“In fact, when the brown tree snake reached the island, it found itself in an ophidian paradise. The only other species of snake on Guam, an innocuous thing the size of an earthworm, was no competition at all, and there were no predators to limit its numbers. The food supply, consisting of some eighteen species of birds found nowhere else in the world, was rich and abundant, and the birds, in common with other insular species, suffered the sort of naivete to predation that had doomed the dodo and its ilk. Boiga irregularis lives in equilibrium with other species in its native environment, and isn’t particularly impressive or dangerous as a snakes go. For one thing, its venom, distributed through fangs located in the back of its throat, is relatively mild and only marginally a threat to humans. For another, it is nocturnal and thus rarely seen, and so reedy– no thicker around than a man’s finger until it reaches a length of three feet or so– as to pale in comparison with some of the snakes of the continental tropics, the cobras, boomslangs, mambas and water moccasins that slither through the herpetophobe’s nightmares.”

That’s how it goes through the entire novel, each aspect lovingly, exhaustively examined and described. I would have liked the book a lot more if it had been non-fiction instead of a novel. The non-fiction elements were a lot more interesting than the fictional characters, who, as per usual with Boyle’s work, were obsessed almost to the point of insanity, except for a few who were actually insane. I found myself growing impatient with the characters, wanting them to hurry up with their little dramas, so I could get back to the interesting stuff about rats and ecosystems and the history of the islands off the coast of California.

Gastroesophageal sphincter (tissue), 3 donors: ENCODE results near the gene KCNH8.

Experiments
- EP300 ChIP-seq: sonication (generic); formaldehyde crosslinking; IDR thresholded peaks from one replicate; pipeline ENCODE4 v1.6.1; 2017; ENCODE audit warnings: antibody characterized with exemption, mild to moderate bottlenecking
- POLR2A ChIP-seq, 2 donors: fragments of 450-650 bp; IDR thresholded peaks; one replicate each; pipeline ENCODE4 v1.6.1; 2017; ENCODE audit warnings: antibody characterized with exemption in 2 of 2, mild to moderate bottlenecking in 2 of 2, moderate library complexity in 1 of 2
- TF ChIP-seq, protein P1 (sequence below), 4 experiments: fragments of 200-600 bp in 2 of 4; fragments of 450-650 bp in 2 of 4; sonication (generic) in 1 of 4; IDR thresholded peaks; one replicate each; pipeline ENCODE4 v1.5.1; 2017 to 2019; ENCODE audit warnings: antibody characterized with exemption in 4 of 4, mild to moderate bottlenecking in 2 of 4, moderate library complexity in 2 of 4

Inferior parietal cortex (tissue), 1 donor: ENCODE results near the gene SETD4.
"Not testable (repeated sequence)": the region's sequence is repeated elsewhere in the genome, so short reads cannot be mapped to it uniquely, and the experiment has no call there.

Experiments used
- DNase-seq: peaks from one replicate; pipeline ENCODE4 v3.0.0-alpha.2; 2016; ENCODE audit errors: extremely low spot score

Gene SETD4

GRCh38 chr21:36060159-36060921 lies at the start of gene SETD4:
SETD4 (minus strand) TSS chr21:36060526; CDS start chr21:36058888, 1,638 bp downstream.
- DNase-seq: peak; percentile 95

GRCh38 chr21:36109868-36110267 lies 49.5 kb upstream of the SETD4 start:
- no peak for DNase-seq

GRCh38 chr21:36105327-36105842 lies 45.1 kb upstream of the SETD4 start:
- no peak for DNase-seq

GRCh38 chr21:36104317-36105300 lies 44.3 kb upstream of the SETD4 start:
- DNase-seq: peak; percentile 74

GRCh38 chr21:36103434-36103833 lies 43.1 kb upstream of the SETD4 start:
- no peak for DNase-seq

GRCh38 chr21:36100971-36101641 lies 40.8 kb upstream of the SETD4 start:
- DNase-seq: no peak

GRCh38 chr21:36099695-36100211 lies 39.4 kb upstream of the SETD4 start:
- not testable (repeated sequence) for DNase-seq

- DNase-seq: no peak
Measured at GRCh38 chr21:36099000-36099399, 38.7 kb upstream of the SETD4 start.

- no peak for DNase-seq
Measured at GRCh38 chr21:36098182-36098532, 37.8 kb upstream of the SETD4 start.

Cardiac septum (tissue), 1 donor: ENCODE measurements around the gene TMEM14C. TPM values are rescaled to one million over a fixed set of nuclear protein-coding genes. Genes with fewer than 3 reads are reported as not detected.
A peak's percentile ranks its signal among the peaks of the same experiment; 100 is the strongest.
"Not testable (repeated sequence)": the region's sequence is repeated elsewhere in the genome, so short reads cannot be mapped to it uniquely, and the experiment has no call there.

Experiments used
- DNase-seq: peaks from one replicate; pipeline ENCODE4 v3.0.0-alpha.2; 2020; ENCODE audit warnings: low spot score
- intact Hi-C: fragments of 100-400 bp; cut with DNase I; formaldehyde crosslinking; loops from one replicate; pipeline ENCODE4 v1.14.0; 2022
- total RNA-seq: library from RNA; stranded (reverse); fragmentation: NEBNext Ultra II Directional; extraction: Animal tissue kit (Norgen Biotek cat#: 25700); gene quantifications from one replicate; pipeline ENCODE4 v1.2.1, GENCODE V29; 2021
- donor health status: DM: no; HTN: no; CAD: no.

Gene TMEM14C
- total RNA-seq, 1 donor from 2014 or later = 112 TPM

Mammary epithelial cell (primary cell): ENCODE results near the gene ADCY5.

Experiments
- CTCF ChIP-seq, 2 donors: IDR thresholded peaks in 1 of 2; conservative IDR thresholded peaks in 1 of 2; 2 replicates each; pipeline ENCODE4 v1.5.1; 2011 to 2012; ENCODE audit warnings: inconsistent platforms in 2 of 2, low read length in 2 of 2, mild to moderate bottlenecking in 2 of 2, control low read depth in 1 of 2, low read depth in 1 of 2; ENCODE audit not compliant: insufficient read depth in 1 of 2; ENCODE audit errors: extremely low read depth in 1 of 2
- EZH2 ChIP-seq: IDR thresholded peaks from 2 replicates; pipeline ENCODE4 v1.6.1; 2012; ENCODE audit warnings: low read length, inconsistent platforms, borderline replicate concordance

As a think-piece, this novel is a must-read. Boyle pulls out all the stops to show how people damage the environment not necessarily through maliciousness, but through carelessness, thoughtlessness and misplaced good intentions. The worst offenders can be those who believe they can fix the damage once it’s done.

When the Killing’s Done won’t end up on my favorites list. I do know some people who’ll find the subject matter fascinating, and a few others who’ll benefit from the message it contains. Just so everyone is clear this isn’t a rockin’ rollin’ strictly entertaining type of read.